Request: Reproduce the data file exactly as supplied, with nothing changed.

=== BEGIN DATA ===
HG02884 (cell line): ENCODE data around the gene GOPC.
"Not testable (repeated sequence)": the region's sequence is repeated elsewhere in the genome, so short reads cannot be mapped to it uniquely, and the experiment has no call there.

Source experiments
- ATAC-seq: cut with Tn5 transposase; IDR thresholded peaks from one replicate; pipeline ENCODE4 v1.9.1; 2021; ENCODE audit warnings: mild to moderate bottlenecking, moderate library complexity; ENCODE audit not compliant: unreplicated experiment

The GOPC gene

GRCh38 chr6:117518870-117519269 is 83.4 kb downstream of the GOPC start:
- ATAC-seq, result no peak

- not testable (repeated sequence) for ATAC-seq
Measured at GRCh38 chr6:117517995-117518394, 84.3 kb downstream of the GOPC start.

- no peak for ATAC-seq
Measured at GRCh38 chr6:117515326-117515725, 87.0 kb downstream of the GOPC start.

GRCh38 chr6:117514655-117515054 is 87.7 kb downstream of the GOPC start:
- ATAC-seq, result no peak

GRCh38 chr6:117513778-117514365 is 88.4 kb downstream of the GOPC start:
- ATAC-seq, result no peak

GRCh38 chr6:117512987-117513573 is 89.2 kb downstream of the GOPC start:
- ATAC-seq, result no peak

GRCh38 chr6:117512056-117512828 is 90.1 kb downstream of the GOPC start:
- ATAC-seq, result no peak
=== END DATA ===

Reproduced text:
HG02884 (cell line): ENCODE data around the gene GOPC.
"Not testable (repeated sequence)": the region's sequence is repeated elsewhere in the genome, so short reads cannot be mapped to it uniquely, and the experiment has no call there.

Source experiments
- ATAC-seq: cut with Tn5 transposase; IDR thresholded peaks from one replicate; pipeline ENCODE4 v1.9.1; 2021; ENCODE audit warnings: mild to moderate bottlenecking, moderate library complexity; ENCODE audit not compliant: unreplicated experiment

The GOPC gene

GRCh38 chr6:117518870-117519269 is 83.4 kb downstream of the GOPC start:
- ATAC-seq, result no peak

- not testable (repeated sequence) for ATAC-seq
Measured at GRCh38 chr6:117517995-117518394, 84.3 kb downstream of the GOPC start.

- no peak for ATAC-seq
Measured at GRCh38 chr6:117515326-117515725, 87.0 kb downstream of the GOPC start.

GRCh38 chr6:117514655-117515054 is 87.7 kb downstream of the GOPC start:
- ATAC-seq, result no peak

GRCh38 chr6:117513778-117514365 is 88.4 kb downstream of the GOPC start:
- ATAC-seq, result no peak

GRCh38 chr6:117512987-117513573 is 89.2 kb downstream of the GOPC start:
- ATAC-seq, result no peak

GRCh38 chr6:117512056-117512828 is 90.1 kb downstream of the GOPC start:
- ATAC-seq, result no peak